For many years, most scientists ridiculed notions of the phenomenon of ball lightning. It wasn't until later in the 20th century that it finally began to get the attention it deserved.
    To this date, there is no single theory that adequately explains every single characteristic of ball lightning.
    Since it is most frequently seen during thunderstorms, and particularly accompanying or being spawned from lightning, it is called "ball" lightning, because it is generally believed to be similar in nature to normal lightning.

    However, it is not so easy. One of the strangest and hardest to explain of it's characteristics that has been noted multiple times is it's ability to pass through objects and keep it's form without causing damage, and at other times it collides with objects and explodes.
    People who have had them pass within a close vicinity have noticed no heat, and other people at other times have been burned by having them pass by.

    A professor of electrical sciences (who apparently is still teaching, to my shock, that old man!) aboard a passenger plane, as they were passing through a storm, witnessed a flash of light outside, and then a glowing orb which originated near the cockpit area and moved down the center of the aisle. He also noticed no heat emanated from it.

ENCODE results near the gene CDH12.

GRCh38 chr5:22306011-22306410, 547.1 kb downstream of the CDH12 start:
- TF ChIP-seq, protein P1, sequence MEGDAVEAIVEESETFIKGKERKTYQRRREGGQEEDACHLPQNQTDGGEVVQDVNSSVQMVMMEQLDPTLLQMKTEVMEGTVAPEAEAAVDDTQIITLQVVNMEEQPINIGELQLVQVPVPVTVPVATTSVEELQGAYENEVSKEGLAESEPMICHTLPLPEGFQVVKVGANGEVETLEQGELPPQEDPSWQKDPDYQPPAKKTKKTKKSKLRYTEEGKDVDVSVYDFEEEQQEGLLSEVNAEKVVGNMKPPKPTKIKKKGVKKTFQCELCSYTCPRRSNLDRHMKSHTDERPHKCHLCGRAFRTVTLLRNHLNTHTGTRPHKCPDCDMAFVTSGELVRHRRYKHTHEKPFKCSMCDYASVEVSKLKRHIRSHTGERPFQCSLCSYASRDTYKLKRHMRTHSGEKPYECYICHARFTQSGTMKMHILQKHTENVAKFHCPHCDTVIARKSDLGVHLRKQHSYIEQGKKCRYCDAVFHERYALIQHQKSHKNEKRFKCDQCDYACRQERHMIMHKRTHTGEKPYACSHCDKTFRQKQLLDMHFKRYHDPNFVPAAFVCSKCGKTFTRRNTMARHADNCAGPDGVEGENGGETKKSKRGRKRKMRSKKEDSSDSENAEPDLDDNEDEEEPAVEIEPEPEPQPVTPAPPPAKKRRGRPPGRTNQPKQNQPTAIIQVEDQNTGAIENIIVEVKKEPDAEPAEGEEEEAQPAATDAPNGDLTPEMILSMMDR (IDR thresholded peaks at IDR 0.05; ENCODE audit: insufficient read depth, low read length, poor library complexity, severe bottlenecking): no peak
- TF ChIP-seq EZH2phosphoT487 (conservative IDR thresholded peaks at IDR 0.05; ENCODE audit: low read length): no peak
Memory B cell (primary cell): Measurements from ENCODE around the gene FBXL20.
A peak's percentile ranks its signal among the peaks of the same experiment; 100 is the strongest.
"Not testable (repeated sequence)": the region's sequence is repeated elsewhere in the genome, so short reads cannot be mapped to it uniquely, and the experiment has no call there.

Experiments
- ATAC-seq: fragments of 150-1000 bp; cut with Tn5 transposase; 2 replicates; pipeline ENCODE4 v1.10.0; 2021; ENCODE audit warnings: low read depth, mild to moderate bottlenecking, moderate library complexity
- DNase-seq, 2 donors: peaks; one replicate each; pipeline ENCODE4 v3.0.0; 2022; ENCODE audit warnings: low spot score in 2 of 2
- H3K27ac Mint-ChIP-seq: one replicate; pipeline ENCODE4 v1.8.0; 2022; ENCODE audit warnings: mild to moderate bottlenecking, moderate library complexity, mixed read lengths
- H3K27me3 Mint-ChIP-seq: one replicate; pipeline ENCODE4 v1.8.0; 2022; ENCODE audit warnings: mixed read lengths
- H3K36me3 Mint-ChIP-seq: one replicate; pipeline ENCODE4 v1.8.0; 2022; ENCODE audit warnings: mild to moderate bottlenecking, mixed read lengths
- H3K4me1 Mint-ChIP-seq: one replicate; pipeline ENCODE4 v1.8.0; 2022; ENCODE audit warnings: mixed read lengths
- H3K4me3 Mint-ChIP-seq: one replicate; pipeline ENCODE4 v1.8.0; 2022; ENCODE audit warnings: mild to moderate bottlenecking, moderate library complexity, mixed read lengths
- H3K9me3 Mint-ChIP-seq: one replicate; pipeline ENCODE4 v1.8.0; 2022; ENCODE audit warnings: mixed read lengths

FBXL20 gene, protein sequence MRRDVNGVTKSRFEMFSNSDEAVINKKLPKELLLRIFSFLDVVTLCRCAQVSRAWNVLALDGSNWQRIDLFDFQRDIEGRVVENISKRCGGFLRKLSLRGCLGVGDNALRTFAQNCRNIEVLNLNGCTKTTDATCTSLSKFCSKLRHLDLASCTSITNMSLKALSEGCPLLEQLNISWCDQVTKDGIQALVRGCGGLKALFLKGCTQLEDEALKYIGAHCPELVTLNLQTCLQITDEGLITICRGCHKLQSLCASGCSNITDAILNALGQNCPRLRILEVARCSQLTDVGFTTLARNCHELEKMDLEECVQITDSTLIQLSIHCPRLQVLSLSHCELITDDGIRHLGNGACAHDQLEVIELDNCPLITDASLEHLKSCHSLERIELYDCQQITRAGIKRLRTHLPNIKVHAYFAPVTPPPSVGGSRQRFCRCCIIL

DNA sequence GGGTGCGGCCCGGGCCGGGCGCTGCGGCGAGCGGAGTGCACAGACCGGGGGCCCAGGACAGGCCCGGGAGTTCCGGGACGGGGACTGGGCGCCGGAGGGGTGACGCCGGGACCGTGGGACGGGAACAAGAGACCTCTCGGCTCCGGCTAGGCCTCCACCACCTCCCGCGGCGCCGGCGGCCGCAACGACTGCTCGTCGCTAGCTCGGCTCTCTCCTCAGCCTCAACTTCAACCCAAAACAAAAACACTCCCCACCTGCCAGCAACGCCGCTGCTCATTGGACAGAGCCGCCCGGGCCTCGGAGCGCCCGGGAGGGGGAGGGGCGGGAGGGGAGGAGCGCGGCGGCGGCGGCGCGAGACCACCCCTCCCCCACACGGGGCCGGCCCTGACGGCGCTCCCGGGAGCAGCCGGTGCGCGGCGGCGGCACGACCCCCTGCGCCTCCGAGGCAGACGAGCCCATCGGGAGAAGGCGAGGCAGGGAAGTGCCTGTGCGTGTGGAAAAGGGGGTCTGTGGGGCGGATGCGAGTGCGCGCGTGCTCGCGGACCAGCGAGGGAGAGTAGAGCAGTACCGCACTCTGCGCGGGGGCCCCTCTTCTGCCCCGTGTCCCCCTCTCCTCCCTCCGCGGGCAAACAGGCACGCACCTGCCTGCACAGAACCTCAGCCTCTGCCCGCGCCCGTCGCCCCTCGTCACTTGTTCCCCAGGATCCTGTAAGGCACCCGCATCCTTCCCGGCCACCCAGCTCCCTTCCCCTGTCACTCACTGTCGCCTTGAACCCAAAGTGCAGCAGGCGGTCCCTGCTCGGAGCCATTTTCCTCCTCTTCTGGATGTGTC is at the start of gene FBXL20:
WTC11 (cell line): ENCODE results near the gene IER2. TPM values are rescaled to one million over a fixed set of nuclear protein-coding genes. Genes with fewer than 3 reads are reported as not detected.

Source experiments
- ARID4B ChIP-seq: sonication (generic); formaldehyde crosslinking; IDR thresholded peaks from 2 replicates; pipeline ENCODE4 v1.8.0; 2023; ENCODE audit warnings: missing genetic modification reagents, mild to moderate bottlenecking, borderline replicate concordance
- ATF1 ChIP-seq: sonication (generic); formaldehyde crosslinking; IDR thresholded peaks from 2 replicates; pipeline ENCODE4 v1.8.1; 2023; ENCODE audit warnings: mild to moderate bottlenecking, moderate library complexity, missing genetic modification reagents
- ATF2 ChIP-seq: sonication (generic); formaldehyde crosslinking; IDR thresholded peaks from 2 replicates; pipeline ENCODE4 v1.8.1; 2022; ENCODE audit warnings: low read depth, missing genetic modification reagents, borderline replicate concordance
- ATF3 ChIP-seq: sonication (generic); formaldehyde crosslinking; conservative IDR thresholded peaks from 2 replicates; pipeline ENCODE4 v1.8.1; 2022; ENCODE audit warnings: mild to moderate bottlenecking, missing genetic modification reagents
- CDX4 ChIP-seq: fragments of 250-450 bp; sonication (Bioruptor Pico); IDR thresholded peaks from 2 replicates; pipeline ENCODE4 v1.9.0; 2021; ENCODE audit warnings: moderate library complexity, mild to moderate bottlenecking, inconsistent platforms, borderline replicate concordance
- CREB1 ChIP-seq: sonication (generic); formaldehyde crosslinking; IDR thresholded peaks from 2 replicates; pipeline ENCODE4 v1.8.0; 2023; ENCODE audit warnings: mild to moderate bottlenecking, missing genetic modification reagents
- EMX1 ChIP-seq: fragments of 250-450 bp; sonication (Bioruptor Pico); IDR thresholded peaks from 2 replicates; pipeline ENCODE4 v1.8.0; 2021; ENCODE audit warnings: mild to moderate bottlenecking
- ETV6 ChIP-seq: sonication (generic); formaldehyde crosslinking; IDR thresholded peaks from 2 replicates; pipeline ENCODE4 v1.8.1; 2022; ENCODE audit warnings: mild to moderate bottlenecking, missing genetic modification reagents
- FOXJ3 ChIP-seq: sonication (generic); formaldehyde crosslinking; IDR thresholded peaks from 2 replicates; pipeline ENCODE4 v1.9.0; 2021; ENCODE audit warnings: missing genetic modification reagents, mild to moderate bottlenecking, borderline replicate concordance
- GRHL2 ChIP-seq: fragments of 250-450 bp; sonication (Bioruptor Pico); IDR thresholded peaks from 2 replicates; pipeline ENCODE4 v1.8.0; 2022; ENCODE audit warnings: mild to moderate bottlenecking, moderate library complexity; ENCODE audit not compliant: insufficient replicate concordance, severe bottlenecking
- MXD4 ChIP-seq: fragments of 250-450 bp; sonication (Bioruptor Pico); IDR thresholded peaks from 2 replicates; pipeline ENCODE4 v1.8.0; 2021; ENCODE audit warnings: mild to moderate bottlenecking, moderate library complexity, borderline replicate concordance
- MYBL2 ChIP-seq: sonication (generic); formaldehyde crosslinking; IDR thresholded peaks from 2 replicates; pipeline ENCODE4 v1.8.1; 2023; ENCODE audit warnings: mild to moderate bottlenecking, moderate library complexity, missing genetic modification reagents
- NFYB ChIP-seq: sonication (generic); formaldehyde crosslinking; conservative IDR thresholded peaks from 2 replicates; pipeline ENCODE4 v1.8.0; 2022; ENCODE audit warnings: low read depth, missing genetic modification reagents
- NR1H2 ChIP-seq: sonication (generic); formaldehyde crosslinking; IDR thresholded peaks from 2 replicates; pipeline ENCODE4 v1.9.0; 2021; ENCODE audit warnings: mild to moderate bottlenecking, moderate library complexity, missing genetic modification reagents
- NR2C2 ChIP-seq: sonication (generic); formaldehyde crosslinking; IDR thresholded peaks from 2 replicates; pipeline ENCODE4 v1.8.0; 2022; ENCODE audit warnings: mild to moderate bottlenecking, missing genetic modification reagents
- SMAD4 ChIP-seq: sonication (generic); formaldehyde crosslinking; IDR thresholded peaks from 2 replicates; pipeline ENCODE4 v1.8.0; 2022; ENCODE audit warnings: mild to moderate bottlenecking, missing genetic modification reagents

It has been noted to bounce off of objects instead of passing through or colliding. A person saw an small orange sphere bouncing down stairs in a house and then it flew into a wall, leaving a small hole.
    It also lasts anywhere from a few seconds up to a minute or more, and can vary in size and color.
    They apparently have also been seen underwater.

    There have been many theories, including plasma vortices and anti-matter. None of the theories are excepted by everyone. The most recent theory involves lightning creating a vortex of metallic, conductive particles. However, these orbs have been seen during very windy situations and were seemingly not hindered in any way, which one might expect from something if it were an ignited gas, or charged dust particles. There are also several cases of ball lightning forming in clear weather, with no storm clouds to be seen, and thus lightning could not be the sole cause.

    Skeptics often use Occam's razor against UFOs as a legitimate enigma, saying it is just an amalgam of various naturally occuring, scientifically identifiable events. They've assumed that because many sightings are vague and most likely explainable (and of course, many HAVE been explained), than they're ALL explainable and unmysterious. And they ridicule people who would come to different conclusions about certain of these sightings.